Ground-breaking Twitter law suit looms


By Jonathan Ames

14 December 2012 at 13:35 BST


Britain's row over the liability of social media users continued to bubble this week as the wife of a senior political figure faced a £50,000 defamation suit for recent comments on Twitter.

Sally Bercow: headed to court? Featureflash/Shutterstock.com

Sally Bercow – who is married to the Speaker of the House of Commons -- waded into the feeding frenzy triggered several weeks ago by a BBC report alleging that former Conservative Party treasurer Lord McAlpine was a paedophile. The allegations were false and the BBC subsequently apologised and paid the peer £185,000 in a settlement, while commercial broadcaster ITV, which also covered the story, settled for another £125,000.

Media flurry

But in the immediate social media flurry following the report, Ms Bercow tweeted a comment that is now the subject of Lord McAlpine’s legal action. The Daily Mail newspaper reported yesterday that formal proceedings have been issued following failed efforts by Lord McAlpine’s legal team to settle with Ms Bercow out of court.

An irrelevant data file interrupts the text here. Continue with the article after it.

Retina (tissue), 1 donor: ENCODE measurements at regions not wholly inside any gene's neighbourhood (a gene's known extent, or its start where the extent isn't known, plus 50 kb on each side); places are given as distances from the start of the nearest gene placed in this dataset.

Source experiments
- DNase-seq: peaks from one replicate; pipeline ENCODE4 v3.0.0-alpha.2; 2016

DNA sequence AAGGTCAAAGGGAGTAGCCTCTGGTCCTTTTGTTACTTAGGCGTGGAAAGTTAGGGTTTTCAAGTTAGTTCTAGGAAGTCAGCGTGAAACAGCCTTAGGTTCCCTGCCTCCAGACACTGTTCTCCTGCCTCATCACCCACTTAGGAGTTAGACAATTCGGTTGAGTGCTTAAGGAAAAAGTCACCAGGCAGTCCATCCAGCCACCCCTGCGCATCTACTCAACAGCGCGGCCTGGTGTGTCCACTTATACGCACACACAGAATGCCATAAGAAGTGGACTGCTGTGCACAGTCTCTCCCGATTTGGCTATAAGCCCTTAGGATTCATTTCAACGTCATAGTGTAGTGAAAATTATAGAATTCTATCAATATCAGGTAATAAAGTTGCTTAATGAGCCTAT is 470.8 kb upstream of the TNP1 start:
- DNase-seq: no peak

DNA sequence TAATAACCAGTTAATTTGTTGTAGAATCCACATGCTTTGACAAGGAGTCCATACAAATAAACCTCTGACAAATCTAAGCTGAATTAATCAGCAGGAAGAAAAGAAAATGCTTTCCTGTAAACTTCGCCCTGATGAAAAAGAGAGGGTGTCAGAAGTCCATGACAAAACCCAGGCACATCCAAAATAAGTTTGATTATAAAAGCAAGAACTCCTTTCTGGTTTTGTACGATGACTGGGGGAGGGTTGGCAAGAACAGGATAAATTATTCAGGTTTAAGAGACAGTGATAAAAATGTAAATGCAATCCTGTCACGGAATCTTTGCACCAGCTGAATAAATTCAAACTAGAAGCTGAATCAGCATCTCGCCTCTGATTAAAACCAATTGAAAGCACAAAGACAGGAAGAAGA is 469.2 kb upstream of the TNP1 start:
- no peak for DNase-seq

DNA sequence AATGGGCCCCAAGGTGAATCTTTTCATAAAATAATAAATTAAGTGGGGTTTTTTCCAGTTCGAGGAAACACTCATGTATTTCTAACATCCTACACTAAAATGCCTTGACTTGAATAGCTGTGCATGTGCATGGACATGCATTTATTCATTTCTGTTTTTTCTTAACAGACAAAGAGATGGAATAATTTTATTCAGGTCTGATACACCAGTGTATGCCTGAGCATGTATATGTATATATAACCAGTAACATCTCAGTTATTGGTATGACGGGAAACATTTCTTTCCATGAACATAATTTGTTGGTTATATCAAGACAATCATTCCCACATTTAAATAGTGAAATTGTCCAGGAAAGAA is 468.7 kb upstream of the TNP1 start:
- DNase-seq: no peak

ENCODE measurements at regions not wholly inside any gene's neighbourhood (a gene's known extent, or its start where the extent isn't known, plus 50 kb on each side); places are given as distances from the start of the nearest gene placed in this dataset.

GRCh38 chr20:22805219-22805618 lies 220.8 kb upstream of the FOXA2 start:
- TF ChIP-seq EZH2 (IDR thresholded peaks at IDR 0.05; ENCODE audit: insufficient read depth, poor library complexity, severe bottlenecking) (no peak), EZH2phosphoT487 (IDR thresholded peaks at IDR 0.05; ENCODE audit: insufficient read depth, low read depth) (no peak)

Ms Bercow has denied that her tweet was defamatory, and the Mail speculates that the case could end up in court, with potentially embarrassing ramifications for the speaker. The Lawyer newsapaper reported that Ms Bercow had instructed leading media law specialist firm, London-based Carter-Ruck.

Free for all

More importantly, the case could have serious implications for users of social media. So far, the young medium has been viewed as an effective free-for-all environment, where conventional jurisdictional laws of defamation seemed almost unenforceable. But that view could quickly change if Ms Bercow takes a £50,000 hit for a few short tweeted thoughts.
In the wake of Lord McAlpine’s announcement of legal action against Ms Bercow, English specialist media law firm Wiggin released research showing that only slightly more than half of Britons aged between 18 and 24 were aware they could be sued for defamation for posting unsubstantiated rumours on line.
Caroline Kean, a partner at the firm, commented: ‘With more and more people becoming creators of their own content and social commentators, we may well see an increase in defamation claims against younger people who are just not aware of the dangers. I can see how litigation in this area may start to become more common and more costly as we see more litigants in person deciding to have a go’.

 
   
 
 
 

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